There’s no doubt that yellow flag iris is a gorgeous, eye catching plant. Unfortunately, the plant is as destructive as it is lovely. Yellow flag iris plants grow like wildfire along streams and rivers, and are commonly found in ponds, irrigation ditches and other riparian areas where they create all sorts of trouble. For starters, yellow flag iris plants threaten native wetland vegetation such as cattails, sedges and rushes.
The plant also blocks water flow and damages bird nesting sites and important fish habitat. These hardy plants are found across the United States, with the exception of the Rocky Mountains. Learn more about its control in this article.
Yellow Flag Iris Control
When not in bloom, yellow flag iris looks much like familiar cattails, but the resemblance stops there. The plant, which spreads by long rhizomes and by seed, is easy to spot by its sword-like leaves and the bright yellow blooms that appear in late spring and early summer.
Large clumps of yellow flag iris can measure 20 feet (6 m.) across. When you consider that new plants are easily generated by floating masses of seeds, it isn’t difficult to understand why controlling yellow flag iris is so challenging.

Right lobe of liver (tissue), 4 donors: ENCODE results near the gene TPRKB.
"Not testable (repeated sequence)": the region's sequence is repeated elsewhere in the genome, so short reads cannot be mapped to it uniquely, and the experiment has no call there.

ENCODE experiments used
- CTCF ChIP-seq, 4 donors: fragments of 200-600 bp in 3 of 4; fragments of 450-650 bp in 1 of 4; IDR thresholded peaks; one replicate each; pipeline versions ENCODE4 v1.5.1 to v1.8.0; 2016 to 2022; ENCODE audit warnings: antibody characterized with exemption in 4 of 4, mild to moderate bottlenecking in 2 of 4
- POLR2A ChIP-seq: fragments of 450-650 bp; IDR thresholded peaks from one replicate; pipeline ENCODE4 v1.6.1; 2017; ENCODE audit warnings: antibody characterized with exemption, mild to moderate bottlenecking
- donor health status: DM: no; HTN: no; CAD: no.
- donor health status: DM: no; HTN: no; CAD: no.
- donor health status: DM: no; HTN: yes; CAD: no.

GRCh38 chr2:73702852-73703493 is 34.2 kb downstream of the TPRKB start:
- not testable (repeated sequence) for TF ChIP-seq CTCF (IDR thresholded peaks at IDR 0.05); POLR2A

Unfortunately, yellow flag iris plants are available in many nurseries, where the popular perennials are valued for their ornamental value and for their ability to effectively control erosion. As a result, many gardeners are unaware of the damage that results when the plant escapes.
How to Get Rid of Flag Iris
Be prepared for a long haul, as total control of yellow flag iris may take several years. Small patches of young plants are best controlled by pulling or digging – a relatively easy task in wet soil. You may need to use a shovel to dig out mature plants, along with a pickax to get the long taproots. Wear sturdy gloves and long sleeves because the resins in the plant can irritate the skin.
Be vigilant about cleaning up debris because even tiny pieces of rhizomes can generate new plants. Don’t burn the plants because yellow flag iris re-sprouts quickly after burning. You can also control the plant by cutting stems and leaves below the waterline before the plant blooms and has an opportunity to go to seed. Don’t disturb the soil more than necessary; you’ll only create monster plants with stronger roots.
Large infestations of yellow flag iris may require use of chemicals, usually in the form of products manufactured specifically for aquatic use. Consult a professional, as many states limit use of herbicides in aquatic environments.
Note: Any recommendations pertaining to the use of chemicals are for informational purposes only. Chemical control should only be used as a last resort, as organic approaches are safer and more environmentally friendly.